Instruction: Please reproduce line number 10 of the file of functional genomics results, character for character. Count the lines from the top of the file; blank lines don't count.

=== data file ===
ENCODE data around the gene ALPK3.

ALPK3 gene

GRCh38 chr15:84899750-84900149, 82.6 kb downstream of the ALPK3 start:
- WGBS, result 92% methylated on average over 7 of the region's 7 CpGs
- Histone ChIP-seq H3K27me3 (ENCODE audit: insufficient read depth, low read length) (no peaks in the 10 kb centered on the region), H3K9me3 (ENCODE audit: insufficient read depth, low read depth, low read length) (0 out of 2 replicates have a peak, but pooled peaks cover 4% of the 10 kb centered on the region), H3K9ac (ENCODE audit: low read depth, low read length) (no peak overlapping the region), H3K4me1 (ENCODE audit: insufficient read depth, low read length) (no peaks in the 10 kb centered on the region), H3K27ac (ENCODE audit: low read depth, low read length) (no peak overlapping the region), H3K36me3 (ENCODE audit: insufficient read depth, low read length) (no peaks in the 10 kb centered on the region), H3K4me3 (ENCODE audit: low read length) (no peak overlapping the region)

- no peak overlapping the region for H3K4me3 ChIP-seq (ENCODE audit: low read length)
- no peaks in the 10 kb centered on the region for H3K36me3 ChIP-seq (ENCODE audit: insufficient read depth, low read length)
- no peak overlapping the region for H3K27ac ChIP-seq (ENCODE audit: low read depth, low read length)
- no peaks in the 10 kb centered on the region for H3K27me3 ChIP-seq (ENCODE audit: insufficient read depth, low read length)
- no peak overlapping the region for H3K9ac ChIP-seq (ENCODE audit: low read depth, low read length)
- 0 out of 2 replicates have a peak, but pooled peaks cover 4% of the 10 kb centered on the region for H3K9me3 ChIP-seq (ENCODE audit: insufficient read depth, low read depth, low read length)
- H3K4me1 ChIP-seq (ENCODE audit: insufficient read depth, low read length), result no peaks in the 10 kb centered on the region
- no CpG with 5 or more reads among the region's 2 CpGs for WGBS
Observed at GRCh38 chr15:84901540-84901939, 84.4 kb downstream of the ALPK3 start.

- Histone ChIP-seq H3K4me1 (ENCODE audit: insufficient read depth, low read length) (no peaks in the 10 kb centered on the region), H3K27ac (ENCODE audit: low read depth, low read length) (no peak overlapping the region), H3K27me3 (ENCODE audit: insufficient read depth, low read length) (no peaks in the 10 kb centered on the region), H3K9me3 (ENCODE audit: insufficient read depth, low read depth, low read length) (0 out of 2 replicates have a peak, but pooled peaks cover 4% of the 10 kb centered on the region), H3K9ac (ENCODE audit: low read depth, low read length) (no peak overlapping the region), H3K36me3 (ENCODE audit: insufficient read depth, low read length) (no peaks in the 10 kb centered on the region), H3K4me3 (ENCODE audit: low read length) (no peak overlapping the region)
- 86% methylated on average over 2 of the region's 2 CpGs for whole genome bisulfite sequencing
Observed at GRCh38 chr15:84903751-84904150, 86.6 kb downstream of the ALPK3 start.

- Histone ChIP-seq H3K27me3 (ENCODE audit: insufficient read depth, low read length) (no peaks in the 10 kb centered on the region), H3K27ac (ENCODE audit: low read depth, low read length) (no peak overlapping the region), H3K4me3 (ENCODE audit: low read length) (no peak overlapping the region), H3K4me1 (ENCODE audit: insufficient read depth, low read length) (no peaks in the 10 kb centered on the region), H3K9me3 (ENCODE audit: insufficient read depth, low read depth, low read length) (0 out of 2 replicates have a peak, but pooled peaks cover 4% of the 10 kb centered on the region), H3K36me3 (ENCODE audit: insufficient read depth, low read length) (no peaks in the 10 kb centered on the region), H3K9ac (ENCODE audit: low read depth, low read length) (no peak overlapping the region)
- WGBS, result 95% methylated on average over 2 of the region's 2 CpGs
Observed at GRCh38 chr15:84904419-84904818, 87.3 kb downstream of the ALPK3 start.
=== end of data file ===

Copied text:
- no peak overlapping the region for H3K9ac ChIP-seq (ENCODE audit: low read depth, low read length)